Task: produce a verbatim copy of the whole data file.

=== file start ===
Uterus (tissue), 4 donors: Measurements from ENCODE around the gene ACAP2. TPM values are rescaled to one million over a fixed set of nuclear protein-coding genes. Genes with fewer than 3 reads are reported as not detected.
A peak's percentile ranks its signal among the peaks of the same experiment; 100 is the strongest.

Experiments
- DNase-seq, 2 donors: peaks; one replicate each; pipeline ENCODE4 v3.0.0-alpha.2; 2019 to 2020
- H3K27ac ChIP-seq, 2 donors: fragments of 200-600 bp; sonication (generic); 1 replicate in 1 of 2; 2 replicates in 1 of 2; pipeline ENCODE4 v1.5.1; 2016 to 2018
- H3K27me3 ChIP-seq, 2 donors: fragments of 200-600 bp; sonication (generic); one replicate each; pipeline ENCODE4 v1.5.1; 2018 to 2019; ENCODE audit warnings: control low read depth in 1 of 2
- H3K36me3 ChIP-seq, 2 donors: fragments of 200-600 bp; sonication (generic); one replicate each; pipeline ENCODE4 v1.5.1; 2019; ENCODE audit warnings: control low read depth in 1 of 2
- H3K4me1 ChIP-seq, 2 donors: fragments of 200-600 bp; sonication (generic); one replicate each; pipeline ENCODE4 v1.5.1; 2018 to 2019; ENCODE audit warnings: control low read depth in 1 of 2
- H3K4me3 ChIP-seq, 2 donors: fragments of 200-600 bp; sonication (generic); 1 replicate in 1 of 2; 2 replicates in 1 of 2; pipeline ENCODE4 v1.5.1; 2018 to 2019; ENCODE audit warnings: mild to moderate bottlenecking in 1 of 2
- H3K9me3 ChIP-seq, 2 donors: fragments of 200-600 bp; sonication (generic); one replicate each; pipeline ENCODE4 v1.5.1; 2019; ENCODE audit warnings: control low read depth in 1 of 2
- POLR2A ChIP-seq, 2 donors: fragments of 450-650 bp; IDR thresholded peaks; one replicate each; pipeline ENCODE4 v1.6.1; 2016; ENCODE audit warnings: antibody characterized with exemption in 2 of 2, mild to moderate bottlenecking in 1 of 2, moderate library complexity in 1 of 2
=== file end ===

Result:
Uterus (tissue), 4 donors: Measurements from ENCODE around the gene ACAP2. TPM values are rescaled to one million over a fixed set of nuclear protein-coding genes. Genes with fewer than 3 reads are reported as not detected.
A peak's percentile ranks its signal among the peaks of the same experiment; 100 is the strongest.

Experiments
- DNase-seq, 2 donors: peaks; one replicate each; pipeline ENCODE4 v3.0.0-alpha.2; 2019 to 2020
- H3K27ac ChIP-seq, 2 donors: fragments of 200-600 bp; sonication (generic); 1 replicate in 1 of 2; 2 replicates in 1 of 2; pipeline ENCODE4 v1.5.1; 2016 to 2018
- H3K27me3 ChIP-seq, 2 donors: fragments of 200-600 bp; sonication (generic); one replicate each; pipeline ENCODE4 v1.5.1; 2018 to 2019; ENCODE audit warnings: control low read depth in 1 of 2
- H3K36me3 ChIP-seq, 2 donors: fragments of 200-600 bp; sonication (generic); one replicate each; pipeline ENCODE4 v1.5.1; 2019; ENCODE audit warnings: control low read depth in 1 of 2
- H3K4me1 ChIP-seq, 2 donors: fragments of 200-600 bp; sonication (generic); one replicate each; pipeline ENCODE4 v1.5.1; 2018 to 2019; ENCODE audit warnings: control low read depth in 1 of 2
- H3K4me3 ChIP-seq, 2 donors: fragments of 200-600 bp; sonication (generic); 1 replicate in 1 of 2; 2 replicates in 1 of 2; pipeline ENCODE4 v1.5.1; 2018 to 2019; ENCODE audit warnings: mild to moderate bottlenecking in 1 of 2
- H3K9me3 ChIP-seq, 2 donors: fragments of 200-600 bp; sonication (generic); one replicate each; pipeline ENCODE4 v1.5.1; 2019; ENCODE audit warnings: control low read depth in 1 of 2
- POLR2A ChIP-seq, 2 donors: fragments of 450-650 bp; IDR thresholded peaks; one replicate each; pipeline ENCODE4 v1.6.1; 2016; ENCODE audit warnings: antibody characterized with exemption in 2 of 2, mild to moderate bottlenecking in 1 of 2, moderate library complexity in 1 of 2